I posted What is the standard compliant way to convert a signed integral value to a sortable, unsigned in C++?

And the tags were removed in an edit, but I reverted because I wanted a standards-related answer related to undefined behaviour (that tag was also removed).

I would like this question to be correctly tagged, so I'm coming here. Thoughts?

  • 3
    meta.stackoverflow.com/questions/265844/… (I don't see your question as version-specific.) Nov 6, 2015 at 15:31
  • 3
    "I don't understand why this occurred, and I'd like to do things correctly whenever possible, so I came here for help" seems like a pretty reasonable question to me. I wonder why you got a downvote? Nov 6, 2015 at 23:23

1 Answer 1


The tag to use when you specifically want to get an answer based on strictly the C++ standard (any version) rather than current implementations is [language-lawyer].

The [c++11] and [c++14] tags make sense if and only if you want an answer that specifically covers these and only these versions of the standard. Without those tags, answerers should already take into account the fact that the current C++ standard is C++14, but may also cover C++11, C++03 and C++98 in their answers.

It makes sense to me to remove the language version tags.

As for the [undefined-behavior] tag, that doesn't seem to me to apply to your question. I would think that that is more relevant for questions that cover a specific result of undefined behaviour, whereas your question is about getting a valid C++ answer, which already implies no undefined behaviour without the need for a tag.

  • edited as per your suggestions, thank you Nov 6, 2015 at 15:48
  • 2
    Why does language-lawyer exist? Isn't that a meta-tag?
    – Joe
    Nov 6, 2015 at 19:31
  • 8
  • 7
    @Joe: Yes, but an exceptionally valuable one. Nov 6, 2015 at 21:44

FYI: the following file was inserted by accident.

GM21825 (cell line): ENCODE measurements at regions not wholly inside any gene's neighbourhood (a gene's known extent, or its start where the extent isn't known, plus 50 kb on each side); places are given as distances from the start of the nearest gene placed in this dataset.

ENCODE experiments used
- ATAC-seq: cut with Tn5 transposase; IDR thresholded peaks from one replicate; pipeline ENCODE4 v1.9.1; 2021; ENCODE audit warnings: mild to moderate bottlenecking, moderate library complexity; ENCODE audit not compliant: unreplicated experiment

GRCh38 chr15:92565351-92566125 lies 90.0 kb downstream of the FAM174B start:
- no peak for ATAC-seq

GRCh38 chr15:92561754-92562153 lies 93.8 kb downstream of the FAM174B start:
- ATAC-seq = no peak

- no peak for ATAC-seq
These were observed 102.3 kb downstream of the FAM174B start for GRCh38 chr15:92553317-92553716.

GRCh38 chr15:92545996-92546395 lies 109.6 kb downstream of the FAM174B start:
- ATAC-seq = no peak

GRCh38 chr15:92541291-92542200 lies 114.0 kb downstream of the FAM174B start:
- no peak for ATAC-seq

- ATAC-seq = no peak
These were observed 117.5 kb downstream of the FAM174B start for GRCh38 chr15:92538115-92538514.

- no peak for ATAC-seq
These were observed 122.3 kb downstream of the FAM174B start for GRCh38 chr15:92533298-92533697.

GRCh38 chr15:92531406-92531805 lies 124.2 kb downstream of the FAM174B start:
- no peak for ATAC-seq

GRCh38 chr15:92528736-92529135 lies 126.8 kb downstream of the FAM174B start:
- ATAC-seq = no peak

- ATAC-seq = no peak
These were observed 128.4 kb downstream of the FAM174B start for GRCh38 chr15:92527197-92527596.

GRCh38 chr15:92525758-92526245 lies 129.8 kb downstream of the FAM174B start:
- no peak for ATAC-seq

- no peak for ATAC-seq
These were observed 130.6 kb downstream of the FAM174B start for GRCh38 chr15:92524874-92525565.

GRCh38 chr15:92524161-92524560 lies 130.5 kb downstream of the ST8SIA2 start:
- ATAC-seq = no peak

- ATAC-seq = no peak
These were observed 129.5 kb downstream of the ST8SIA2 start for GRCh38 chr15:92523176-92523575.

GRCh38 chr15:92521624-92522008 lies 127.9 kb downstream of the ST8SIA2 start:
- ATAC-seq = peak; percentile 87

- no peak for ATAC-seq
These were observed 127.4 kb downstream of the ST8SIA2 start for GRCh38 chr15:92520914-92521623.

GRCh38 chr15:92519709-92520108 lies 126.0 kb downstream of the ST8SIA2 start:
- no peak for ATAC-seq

• "...questions that cover a specific result of undefined behaviour..." Have you actually ever had any luck asking questions of this sort? I find the C++ community here wildly opposed to the idea of even considering what actually happens when a program triggers undefined behavior. Nov 6, 2015 at 22:18
  • @KyleStrand I don't remember seeing such questions at all recently and haven't ever asked them myself in the past, but I have no problem with such questions and if I see one that's well-asked, interesting and unanswered, I will try to answer it.
    – user743382
    Nov 6, 2015 at 22:56
  • @hvd That's very good to know! I don't know if you'll think it meets your criteria (there is an answer, though I'm not sure it's correct), but one such question I've asked is here. (Note that the first several comments primarily consist of objections to my attempt to figure this out.) Nov 6, 2015 at 23:23
  • 1
    @KyleStrand I think it'll be hard to get an answer for it, sorry. If clang and GCC don't act on the UB, then no one will be able to answer that authoritatively without a deep analysis of the compilers' source code, or documentation somewhere that the compilers officially support this as an extension. I don't expect such documentation to exist, and analysing even one C++ compiler is probably too much to expect from an answerer, let alone six separate versions. If clang or GCC does act on the UB, a short example could make for an interesting answer, but I have no such example.
    – user743382
    Nov 6, 2015 at 23:32
  • Well, thanks for taking a look :) Nov 6, 2015 at 23:39
  • @KyleStrand it is very hard to ask those kinds of questions well, one of the few times I was able to provide a solid explanation for UB was because it was well documented already by John Regehr who does a lot of research in this area. Another similar case such as Linux null pointer check removal is also well documented. Otherwise you would have to know what exactly the compiler is doing. It is a fascinating subject but hard to get good answers to. Nov 7, 2015 at 1:15
  • 2
    @KyleStrand also as hvd says, how gcc and clang exploit UB can vary greatly over versions. Nov 7, 2015 at 1:17
  • @ShafikYaghmour That link seems to indicate that Clang doesn't ever treat UB differently from version to version. Every column in the Clang table is identical. Nov 7, 2015 at 15:32
  • Though of course he's testing a very small subset of UBs, and it's not clear whether the way in which Clang "takes advantage of" each instance remains consistent from version to version. Nov 7, 2015 at 15:37
  • 2
    @Joe By the "Can someone be an expert in that topic?" test, language-lawyer is appropriate for an expert in the topic of fine points of standard interpretation. Nov 7, 2015 at 19:42
  • @KyleStrand yes, that is likely to do w/ clang being much younger also the fact that Chris Lattner says that UB are land mines just waiting to explode gives me little comfort it will remain consistent. Nov 8, 2015 at 0:48

You must log in to answer this question.

Not the answer you're looking for? Browse other questions tagged .